As history, the uprisings of 1848 have long been overshadowed by the French Revolution of 1789 and the Russian revolutions of the early twentieth century. And yet in 1848 nearly all of Europe was aflame with conflict. Parallel political tumults spread like brush fire across the entire continent, leading to significant changes that continue to shape our world today. These battles for the future were fought with one eye kept squarely on the past: The men and women of 1848 saw the urgent challenges of their world as shaped profoundly by the past, and saw themselves as inheritors of a revolutionary tradition.
Clark presents the unrest at street level through eyewitness accounts, and he weaves this material into an impressive transcontinental tableau ... Brims with poetry, novels, memoirs and paintings, and Clark is drawn to color, sound and dress ... Clark acknowledges the spectral presence of the French Revolution for the actors involved in this drama, but, in making comparisons, he is more interested in musing on the present.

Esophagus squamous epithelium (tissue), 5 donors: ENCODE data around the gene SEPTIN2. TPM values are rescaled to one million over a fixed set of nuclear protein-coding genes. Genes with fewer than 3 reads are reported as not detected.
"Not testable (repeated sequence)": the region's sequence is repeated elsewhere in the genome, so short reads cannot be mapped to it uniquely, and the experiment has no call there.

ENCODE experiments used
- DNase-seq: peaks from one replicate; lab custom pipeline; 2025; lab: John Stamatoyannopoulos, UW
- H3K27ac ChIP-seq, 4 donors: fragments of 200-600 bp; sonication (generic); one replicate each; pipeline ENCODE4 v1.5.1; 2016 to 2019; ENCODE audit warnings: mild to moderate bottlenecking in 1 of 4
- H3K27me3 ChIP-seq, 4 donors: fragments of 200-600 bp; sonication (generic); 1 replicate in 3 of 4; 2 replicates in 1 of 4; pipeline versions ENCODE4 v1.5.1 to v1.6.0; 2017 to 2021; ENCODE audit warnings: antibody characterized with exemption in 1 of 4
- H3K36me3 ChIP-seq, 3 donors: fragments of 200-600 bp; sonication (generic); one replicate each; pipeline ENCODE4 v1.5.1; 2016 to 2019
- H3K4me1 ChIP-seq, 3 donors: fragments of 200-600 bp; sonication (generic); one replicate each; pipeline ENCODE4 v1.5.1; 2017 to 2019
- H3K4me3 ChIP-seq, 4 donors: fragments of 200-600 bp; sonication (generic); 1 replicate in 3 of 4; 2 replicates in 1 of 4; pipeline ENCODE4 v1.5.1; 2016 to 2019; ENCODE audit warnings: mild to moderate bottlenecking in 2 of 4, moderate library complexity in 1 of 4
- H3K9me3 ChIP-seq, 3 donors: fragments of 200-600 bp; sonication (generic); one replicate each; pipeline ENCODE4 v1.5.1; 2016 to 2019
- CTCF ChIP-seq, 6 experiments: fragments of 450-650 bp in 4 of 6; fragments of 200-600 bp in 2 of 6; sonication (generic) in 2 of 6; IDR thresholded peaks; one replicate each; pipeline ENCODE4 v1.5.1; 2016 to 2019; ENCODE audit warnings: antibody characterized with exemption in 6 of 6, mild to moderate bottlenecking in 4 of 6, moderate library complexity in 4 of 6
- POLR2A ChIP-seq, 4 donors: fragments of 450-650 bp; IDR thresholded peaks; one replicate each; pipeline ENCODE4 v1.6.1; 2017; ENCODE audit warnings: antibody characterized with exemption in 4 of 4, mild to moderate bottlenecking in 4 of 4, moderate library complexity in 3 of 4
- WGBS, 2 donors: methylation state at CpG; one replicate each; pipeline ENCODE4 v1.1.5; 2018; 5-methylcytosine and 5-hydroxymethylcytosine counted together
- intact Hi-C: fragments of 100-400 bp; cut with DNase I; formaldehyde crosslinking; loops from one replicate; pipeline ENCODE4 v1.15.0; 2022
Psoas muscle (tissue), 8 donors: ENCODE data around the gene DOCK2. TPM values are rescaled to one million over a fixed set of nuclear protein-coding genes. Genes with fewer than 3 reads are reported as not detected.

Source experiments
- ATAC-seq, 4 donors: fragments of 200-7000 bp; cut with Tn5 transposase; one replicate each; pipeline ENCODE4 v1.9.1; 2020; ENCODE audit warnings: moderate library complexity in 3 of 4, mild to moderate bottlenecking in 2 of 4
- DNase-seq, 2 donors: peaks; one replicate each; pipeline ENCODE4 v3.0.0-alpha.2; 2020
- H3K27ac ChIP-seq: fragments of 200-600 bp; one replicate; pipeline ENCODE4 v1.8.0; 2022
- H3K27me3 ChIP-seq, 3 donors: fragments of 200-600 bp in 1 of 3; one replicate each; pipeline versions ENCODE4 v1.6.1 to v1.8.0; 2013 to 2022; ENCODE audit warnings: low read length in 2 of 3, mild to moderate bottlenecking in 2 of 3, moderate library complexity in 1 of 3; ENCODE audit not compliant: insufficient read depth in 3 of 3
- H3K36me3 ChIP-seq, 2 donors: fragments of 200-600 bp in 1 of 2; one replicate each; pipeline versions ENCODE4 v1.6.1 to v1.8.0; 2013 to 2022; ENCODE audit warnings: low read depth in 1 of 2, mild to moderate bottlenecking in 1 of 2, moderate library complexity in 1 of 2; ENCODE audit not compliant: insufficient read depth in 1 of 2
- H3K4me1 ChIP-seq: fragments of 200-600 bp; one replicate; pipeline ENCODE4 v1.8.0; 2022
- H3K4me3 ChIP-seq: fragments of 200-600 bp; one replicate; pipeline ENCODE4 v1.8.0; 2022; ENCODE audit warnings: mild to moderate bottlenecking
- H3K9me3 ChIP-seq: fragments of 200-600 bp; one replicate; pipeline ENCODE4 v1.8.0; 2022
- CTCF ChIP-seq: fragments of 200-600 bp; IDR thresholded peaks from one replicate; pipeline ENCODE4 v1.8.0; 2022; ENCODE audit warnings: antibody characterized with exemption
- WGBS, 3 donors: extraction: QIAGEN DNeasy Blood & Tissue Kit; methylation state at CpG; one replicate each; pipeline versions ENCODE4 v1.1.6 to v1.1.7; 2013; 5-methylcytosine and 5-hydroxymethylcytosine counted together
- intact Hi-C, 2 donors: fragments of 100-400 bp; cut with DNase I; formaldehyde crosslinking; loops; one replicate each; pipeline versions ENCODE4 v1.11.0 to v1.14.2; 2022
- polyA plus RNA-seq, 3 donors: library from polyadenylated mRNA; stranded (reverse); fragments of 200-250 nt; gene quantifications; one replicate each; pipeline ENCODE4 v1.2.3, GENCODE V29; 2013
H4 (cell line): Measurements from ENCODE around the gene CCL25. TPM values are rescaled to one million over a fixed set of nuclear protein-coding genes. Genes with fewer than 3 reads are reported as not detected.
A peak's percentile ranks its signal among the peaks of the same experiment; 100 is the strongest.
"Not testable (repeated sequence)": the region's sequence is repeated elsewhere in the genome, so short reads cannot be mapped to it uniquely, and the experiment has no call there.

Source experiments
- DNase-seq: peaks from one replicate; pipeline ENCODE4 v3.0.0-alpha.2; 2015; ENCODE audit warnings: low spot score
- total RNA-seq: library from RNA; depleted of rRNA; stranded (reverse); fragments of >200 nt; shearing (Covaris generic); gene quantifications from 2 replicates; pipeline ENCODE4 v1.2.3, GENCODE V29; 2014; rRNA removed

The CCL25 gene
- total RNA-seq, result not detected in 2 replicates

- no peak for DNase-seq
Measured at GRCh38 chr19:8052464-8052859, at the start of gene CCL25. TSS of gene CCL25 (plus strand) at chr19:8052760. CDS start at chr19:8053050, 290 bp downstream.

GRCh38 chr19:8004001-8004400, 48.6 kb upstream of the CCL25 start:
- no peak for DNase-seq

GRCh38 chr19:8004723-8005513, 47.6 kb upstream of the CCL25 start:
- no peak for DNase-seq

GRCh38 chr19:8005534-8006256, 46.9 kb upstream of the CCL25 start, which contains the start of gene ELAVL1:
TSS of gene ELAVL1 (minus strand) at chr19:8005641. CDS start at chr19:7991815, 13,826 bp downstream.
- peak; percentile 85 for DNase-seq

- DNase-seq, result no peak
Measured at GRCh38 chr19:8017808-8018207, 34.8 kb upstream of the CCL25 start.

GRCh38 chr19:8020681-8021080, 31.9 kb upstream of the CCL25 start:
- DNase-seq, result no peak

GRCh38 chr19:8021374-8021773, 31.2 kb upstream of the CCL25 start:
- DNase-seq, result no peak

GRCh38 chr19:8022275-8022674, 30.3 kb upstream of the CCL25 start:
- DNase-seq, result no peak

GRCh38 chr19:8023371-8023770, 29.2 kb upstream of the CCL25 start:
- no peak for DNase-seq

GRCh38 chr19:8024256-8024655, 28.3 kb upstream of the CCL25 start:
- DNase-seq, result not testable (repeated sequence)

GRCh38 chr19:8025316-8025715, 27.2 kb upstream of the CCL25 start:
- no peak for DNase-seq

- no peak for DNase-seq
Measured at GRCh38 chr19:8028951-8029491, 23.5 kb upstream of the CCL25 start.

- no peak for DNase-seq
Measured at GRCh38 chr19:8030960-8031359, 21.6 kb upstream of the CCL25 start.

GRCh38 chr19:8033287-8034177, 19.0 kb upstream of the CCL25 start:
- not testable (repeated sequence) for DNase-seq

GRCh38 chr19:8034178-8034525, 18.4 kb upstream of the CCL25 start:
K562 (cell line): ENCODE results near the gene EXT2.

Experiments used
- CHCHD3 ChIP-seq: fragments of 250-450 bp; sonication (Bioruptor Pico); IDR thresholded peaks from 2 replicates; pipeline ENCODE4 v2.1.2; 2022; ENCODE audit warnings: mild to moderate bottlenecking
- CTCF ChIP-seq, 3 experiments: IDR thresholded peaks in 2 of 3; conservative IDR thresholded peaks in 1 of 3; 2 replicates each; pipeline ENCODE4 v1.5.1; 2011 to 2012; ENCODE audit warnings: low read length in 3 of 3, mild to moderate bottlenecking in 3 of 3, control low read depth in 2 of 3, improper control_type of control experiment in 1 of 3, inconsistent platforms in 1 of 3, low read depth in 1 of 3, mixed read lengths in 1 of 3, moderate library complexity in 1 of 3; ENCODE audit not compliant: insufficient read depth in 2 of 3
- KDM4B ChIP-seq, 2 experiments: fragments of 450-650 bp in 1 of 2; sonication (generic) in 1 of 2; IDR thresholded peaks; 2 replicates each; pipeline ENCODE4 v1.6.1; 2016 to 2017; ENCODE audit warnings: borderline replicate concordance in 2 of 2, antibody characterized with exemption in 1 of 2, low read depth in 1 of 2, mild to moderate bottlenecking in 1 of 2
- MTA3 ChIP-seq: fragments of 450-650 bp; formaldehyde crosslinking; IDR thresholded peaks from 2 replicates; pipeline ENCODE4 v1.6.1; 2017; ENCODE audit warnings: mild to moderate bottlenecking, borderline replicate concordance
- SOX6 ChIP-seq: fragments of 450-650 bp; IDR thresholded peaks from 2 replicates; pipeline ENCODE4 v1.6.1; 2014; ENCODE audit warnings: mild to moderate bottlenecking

While Clark’s book is full of incident, his heart isn’t really in the narrative. The first really dramatic moment, the uprising in Paris, isn’t described until he is almost 300 pages in. But although his book is a daunting prospect for the casual reader, it’s a marvel of research and analysis.
The society brought to life in Revolutionary Spring thrills with unexpected energy. Clark speaks the language of liberal moderation, of political radicalism, of religion and of patriotism in ways that capture something of the glamour that infused them at the time ... This is narrative history in the grand style, and Clark does not neglect the great set pieces. If you want the February revolution, the fall of Metternich, the Five Days of Milan, you will find them vividly rendered here in a prose that interlaces deep learning with deliberate anachronism.